As Day Camps Open, Seeing Friends Amid Temperature Checks


As her 12-year-old daughter got ready for the start of day camp Monday morning, Lisa R. of Bellmore, L.I., admonished her: “I don’t want you to be running and hugging all your friends — and practice social distancing.”

Asked if she thought her daughter would follow that directive, Lisa replied, “Yes, today and tomorrow. I’m confident the staff will be reiterating it and making sure there is proper hand washing and that other hygiene precautions are taken.”

Lisa said her daughter has been to the camp, the Bernice Jacobson Day School & Camp in Old Westbury, L.I., since she was 2 and “knows everybody and they know her. It was important that after not having [in-person] school all this time to be able to socialize with children her own age and to have physical activities. And she was anxious to see her friends.”

While sleepaway camps in the state have been closed, Jewish day camps have been cautiously opening with a combination of coronavirus testing, temperature checks and activities meant to enforce social distancing. Enrollment is down, but the camps and their funders think it is important to offer children and their parents as normal a summer as they can.

The Jacobson Day School and Camp is operated by the Sid Jacobson JCC in East Hills, L.I. It is one of several JCCs on Long Island that opened their day camps on Monday. The JCC of Mid-Westchester in Scarsdale opened its day camp on Tuesday with about 50 campers ages 3 through 14. Unlike prior years, each child had to bring his own lunch.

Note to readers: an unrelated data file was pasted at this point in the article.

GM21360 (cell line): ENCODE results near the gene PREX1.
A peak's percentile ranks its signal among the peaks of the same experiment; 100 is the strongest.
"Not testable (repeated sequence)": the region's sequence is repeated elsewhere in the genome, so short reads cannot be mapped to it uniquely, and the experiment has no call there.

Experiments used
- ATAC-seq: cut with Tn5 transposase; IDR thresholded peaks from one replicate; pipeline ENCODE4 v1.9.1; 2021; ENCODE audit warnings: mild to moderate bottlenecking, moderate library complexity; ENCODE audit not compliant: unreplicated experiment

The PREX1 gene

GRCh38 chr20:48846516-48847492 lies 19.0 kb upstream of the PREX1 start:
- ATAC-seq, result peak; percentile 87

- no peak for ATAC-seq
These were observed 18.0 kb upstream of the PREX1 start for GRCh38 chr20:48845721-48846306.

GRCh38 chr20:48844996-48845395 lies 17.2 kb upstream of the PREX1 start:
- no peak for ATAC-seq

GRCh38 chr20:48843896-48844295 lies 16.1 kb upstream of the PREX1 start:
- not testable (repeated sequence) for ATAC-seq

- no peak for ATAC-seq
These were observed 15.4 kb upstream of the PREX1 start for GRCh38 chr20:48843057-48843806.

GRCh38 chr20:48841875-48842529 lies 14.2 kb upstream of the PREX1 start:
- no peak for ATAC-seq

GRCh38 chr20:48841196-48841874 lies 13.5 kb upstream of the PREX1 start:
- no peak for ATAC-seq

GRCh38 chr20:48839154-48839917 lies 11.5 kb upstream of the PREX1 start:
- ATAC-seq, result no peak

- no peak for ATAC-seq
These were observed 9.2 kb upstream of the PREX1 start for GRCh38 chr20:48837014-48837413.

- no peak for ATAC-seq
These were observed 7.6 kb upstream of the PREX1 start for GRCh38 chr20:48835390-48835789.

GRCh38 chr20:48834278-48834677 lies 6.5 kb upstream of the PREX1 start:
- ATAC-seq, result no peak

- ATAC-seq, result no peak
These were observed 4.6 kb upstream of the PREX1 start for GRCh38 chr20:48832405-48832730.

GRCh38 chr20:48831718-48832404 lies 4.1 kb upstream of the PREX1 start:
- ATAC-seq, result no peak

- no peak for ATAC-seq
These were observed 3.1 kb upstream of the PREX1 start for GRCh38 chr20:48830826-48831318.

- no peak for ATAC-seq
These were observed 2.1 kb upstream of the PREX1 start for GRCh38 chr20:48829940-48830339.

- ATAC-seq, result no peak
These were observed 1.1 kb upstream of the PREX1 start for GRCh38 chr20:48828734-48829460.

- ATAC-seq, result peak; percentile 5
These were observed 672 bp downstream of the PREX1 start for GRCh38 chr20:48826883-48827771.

All of the day camps conduct a health screening of campers and counselors when they arrive; the Long Island camps also do a temperature check at lunchtime. Counselors are required to wear a mask at all times, but campers must wear one only when entering and leaving camp.

The day camp openings occurred as a federal judge backed New York Gov. Andrew Cuomo’s decision to keep all overnight camps in the state closed. The Association of Jewish Camp Operators, which represents Orthodox camps, had filed suit last month claiming that by allowing the opening of day camps, Cuomo was favoring one group of camps over another, a potential violation of religious freedom. The association also sought a restraining order that would have allowed overnight camps to operate while the issue was litigated, but U.S. District Court Judge Glenn Suddaby in Albany said it had not made a compelling enough case.